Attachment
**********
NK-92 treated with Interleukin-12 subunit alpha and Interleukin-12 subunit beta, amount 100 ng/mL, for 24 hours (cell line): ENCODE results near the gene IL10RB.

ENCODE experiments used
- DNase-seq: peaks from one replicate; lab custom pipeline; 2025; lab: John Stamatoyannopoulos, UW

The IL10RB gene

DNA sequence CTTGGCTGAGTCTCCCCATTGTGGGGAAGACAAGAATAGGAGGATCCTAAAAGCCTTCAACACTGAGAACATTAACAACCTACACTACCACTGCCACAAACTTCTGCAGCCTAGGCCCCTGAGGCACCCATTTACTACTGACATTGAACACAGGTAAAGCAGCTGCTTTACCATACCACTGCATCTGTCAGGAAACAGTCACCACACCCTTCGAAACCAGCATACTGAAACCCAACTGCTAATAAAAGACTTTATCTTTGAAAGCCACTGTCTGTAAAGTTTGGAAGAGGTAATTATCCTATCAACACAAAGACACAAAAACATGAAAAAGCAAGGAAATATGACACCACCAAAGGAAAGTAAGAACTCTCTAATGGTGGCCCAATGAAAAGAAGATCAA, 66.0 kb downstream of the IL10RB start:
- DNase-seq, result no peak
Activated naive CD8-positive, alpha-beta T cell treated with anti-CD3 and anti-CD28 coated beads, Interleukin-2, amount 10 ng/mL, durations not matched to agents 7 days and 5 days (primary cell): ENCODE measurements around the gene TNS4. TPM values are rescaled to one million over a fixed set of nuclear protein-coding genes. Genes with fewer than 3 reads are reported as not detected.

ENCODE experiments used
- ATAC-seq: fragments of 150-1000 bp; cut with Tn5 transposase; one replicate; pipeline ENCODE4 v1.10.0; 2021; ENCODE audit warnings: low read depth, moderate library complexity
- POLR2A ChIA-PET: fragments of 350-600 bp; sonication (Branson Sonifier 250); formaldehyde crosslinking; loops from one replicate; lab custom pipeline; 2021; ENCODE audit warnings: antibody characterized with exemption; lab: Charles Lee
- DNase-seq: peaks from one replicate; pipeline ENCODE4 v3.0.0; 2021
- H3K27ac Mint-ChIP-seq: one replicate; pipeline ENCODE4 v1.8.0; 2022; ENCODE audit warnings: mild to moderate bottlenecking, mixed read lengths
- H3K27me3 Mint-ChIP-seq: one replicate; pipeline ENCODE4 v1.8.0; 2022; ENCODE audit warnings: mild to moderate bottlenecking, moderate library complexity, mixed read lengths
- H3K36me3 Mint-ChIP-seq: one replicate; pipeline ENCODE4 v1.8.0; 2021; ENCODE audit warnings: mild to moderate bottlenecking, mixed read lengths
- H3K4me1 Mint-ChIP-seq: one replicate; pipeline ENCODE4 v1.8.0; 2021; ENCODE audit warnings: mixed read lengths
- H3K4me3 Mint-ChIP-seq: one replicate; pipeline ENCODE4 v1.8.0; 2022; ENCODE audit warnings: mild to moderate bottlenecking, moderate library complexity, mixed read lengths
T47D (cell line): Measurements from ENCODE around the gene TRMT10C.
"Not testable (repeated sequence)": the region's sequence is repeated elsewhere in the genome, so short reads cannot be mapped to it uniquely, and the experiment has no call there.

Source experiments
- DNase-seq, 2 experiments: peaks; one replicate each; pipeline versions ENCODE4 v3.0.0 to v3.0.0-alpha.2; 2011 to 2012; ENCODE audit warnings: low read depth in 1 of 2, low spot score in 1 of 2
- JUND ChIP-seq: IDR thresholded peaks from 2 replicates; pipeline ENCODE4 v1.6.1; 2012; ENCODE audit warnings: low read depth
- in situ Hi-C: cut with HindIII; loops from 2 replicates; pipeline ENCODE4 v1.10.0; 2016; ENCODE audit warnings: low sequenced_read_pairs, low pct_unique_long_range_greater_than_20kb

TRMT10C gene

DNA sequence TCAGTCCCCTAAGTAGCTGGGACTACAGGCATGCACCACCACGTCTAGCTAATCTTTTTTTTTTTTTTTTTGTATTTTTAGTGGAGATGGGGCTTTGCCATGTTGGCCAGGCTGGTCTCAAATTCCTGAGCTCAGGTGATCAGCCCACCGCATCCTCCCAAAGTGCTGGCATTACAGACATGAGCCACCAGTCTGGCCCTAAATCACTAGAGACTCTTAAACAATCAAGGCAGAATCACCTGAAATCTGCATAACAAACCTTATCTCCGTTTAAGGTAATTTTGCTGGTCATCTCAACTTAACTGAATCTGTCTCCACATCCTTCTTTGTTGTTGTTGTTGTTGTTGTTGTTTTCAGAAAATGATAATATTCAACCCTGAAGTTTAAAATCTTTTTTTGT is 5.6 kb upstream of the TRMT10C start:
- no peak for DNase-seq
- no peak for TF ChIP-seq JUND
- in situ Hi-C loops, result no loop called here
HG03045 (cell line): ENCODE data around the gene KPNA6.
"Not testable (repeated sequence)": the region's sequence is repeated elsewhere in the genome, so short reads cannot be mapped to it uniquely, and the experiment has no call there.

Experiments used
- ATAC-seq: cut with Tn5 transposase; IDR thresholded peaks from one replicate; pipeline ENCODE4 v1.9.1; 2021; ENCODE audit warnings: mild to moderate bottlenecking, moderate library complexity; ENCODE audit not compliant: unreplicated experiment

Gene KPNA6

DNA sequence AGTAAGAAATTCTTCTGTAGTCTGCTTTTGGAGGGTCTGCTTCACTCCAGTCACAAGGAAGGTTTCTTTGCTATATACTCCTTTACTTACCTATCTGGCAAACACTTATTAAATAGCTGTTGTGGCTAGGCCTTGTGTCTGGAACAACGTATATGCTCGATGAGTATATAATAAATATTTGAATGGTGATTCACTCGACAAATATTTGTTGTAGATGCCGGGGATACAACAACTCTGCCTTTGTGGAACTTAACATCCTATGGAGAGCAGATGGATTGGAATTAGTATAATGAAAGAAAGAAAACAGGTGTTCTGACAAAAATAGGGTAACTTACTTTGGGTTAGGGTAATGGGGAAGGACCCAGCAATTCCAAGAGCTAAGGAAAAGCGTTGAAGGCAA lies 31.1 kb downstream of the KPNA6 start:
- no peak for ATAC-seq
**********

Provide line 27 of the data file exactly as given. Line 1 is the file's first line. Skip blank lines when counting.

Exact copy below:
- in situ Hi-C loops, result no loop called here